Hello everyone! I’m currently working on a sci-fi project that could qualify as IF, though with some caveats. I’m posting about it here in the hopes of getting some feedback in that regard.
The project is called Omnipedia and its elevator pitch is “a sci-fi story told through a futuristic version of Wikipedia.” I see it as an epistolary sci-fi novel without the novel, a story expressed entirely through worldbuilding (which is my favourite narrative element and the one I feel I can most confidently tackle). What follows is the stuck-in-an-elevator pitch.
On Omnipedia (which will be a freely accessible website), readers have access to various hyperlinked articles that detail the important characters, organisations, technologies, and events that matter in the world of 2060 (and only those, I don’t need to have my futuristic take on the European goldfinch in there). The central sci-fi conceit is a mass surveillance network in the form of a globally federated identification and data mining system. Thanks to the ideas and advice of various experts I’ve consulted, I’ve been able to map out this world with an emphasis on scientific accuracy and plausible sociopolitics. I love hard sci-fi where the science dictates the drama instead of the other way around, and Omnipedia plays that approach to the hilt.
Through Omnipedia, I want to tell a story that touches on issues of (among others) artificial intelligence, big data, biased algorithms, privatisation, and platform capitalism. I’m tired of Elon Musk warning us of the dangers of AI because he has the luxury to imagine some far-flung scenario where we could all be wiped out by sentient coffee grinders. I’m more interested in exploring how AI and algorithms are affecting lives today, which the entertainment sector has only focused on in a more abstract and sensationalist sense.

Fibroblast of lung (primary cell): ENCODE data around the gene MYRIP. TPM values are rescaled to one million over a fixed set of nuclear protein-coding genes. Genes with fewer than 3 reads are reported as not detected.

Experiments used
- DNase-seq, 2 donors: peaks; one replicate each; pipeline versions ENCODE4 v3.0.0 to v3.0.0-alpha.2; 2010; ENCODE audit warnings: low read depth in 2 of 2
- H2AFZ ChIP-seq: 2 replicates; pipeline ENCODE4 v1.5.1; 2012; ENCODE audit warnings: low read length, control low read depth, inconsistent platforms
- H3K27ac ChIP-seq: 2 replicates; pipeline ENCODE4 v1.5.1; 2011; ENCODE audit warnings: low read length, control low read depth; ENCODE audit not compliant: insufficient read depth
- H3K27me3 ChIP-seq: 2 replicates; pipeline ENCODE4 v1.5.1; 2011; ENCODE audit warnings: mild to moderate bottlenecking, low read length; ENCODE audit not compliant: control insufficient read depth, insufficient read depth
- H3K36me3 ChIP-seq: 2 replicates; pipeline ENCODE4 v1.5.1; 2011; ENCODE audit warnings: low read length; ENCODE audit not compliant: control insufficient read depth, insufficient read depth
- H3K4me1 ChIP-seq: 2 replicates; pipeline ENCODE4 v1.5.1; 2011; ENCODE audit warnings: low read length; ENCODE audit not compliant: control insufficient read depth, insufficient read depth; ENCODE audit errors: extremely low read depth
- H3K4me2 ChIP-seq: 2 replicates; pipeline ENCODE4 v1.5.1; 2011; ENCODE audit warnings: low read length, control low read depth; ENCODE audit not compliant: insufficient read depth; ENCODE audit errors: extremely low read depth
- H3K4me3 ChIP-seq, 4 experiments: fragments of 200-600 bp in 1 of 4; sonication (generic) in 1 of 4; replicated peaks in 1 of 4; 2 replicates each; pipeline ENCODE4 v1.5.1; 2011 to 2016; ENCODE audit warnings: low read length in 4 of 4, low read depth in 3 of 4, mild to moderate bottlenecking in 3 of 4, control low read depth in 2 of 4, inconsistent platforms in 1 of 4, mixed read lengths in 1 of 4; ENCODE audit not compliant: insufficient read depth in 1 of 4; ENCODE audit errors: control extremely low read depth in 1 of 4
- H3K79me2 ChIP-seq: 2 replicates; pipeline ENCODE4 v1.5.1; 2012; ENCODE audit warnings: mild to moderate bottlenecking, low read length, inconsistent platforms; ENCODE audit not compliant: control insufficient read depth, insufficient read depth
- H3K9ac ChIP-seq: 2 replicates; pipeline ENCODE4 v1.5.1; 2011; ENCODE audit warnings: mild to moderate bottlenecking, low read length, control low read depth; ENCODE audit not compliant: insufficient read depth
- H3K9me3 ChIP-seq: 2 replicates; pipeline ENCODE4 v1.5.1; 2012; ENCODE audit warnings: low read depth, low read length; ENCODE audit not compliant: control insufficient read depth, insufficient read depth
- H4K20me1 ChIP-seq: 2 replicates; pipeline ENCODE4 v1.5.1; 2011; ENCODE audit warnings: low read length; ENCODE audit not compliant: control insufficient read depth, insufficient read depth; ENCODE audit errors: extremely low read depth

Readers browse Omnipedia and experience a story told in it through episodic iterations, with cumulative article edits and news headlines listing a series of events that follow a narrative structure. I plan to guide the reader through the story using incremental versions or “episodes” of the site (through a custom page revision system resembling the one Wikipedia has).
The overarching idea is that readers form the progression of the story in their heads based only on the information Omnipedia provides. I will be feeding several different possible interpretations but never confirm one over the other at the end. That way, your story is yours alone. This makes me think of Omnipedia as a piece of IF, except with a choice mechanic less overt than a dialogue/action wheel. Games like Gone Home and Her Story employ similar storytelling strategies in that they don’t present a story outright but allow players to tell it to themselves based on in-universe clues.
Below you’ll find a few attached “screenshots” of Omnipedia in its current state (I chose the mobile version to not crowd this already too lengthy post). My webmaster has put together a Drupal website that mimics Wikipedia in broad strokes. The idea is that people are already very familiar with Wikipedia, so I won’t need to include a huge manual on how to navigate Omnipedia. In addition, using a custom site dressed up to look like Wikipedia as a medium means I can use its specific tropes as storytelling tools (like the aforementioned page revision system serving as scheduled episodic releases). Similarly, custom images, videos, graphs, maps, and boxouts will accompany each article.
I got in touch with Sam Barlow (creator of Her Story) to get his thoughts, and he mentioned that Andrew Plotkin was once working on a similar hyperlinked IF project. When I contacted him to make sure I wasn’t stepping on his toes, he told me his project never got past the sketch stage but wished me luck with mine. I like to think the IF crowd would be a fine audience for something like Omnipedia, but I’m not entirely sure. Any thoughts on that and the project itself would be massively appreciated!